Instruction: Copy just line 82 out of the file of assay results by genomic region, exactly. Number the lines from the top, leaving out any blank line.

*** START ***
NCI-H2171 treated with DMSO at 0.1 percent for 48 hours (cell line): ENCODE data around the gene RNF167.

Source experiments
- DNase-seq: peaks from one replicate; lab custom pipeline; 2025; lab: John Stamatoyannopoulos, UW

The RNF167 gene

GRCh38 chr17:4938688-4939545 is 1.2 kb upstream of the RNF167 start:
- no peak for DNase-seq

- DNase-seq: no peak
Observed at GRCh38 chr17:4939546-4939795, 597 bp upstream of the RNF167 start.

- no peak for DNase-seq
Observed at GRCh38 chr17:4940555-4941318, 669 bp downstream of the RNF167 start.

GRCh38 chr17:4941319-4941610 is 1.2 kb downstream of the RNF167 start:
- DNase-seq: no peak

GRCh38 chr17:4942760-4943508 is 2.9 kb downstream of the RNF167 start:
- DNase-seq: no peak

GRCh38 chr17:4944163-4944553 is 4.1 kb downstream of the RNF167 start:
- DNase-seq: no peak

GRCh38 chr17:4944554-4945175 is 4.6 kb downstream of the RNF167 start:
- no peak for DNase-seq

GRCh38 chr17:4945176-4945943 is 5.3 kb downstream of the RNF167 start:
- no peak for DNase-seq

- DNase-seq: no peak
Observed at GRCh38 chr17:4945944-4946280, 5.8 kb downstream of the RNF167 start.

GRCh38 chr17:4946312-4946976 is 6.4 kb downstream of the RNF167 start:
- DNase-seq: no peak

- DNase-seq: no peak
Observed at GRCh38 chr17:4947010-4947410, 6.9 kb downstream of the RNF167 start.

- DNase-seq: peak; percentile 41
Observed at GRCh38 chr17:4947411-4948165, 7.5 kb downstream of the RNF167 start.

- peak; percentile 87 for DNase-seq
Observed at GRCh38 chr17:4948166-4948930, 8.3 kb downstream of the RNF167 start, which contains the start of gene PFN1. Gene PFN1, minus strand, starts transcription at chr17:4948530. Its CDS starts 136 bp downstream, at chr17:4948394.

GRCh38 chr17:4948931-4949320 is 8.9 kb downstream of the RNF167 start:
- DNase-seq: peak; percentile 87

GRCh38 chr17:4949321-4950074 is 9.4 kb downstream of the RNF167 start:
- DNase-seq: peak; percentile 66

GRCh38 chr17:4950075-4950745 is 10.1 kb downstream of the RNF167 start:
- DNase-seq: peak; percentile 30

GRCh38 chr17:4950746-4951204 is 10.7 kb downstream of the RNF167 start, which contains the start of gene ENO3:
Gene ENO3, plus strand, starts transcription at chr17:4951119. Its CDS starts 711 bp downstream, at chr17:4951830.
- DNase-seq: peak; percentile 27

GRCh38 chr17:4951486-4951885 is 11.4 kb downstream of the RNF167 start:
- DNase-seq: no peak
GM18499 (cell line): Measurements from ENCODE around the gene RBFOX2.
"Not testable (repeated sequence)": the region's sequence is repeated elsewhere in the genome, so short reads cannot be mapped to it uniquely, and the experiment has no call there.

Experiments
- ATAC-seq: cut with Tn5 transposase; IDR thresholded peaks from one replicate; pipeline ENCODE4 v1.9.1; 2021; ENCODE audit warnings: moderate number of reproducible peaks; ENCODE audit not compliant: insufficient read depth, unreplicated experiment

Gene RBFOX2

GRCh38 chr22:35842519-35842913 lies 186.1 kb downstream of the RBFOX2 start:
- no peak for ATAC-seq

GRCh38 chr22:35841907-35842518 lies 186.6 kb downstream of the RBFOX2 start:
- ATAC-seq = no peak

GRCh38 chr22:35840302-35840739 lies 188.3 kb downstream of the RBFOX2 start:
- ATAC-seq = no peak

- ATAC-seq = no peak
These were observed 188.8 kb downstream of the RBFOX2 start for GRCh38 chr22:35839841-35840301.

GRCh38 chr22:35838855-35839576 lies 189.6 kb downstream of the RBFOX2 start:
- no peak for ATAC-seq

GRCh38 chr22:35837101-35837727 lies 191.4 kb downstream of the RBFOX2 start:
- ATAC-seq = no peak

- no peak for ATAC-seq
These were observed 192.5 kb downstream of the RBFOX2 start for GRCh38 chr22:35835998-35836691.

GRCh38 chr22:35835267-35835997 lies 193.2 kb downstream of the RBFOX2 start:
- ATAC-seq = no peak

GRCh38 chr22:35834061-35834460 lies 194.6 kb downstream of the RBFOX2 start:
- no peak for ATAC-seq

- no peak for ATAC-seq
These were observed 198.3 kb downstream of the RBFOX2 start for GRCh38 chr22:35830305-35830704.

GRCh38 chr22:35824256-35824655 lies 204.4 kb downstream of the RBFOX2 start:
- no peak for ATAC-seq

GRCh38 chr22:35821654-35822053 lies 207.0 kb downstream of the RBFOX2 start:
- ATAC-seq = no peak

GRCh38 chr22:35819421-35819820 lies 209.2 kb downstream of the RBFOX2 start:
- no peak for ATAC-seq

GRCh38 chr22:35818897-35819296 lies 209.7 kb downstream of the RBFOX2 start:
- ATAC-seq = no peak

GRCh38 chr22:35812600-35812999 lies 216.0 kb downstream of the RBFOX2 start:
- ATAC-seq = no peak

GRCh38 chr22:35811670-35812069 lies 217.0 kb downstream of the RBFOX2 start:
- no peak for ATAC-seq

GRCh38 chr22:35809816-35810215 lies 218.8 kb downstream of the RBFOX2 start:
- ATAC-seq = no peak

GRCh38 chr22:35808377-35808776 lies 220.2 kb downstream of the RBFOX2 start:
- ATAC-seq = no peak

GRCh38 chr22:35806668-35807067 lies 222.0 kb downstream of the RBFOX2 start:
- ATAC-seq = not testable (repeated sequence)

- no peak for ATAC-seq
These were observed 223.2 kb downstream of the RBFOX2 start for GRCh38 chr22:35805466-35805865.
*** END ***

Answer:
- ATAC-seq = no peak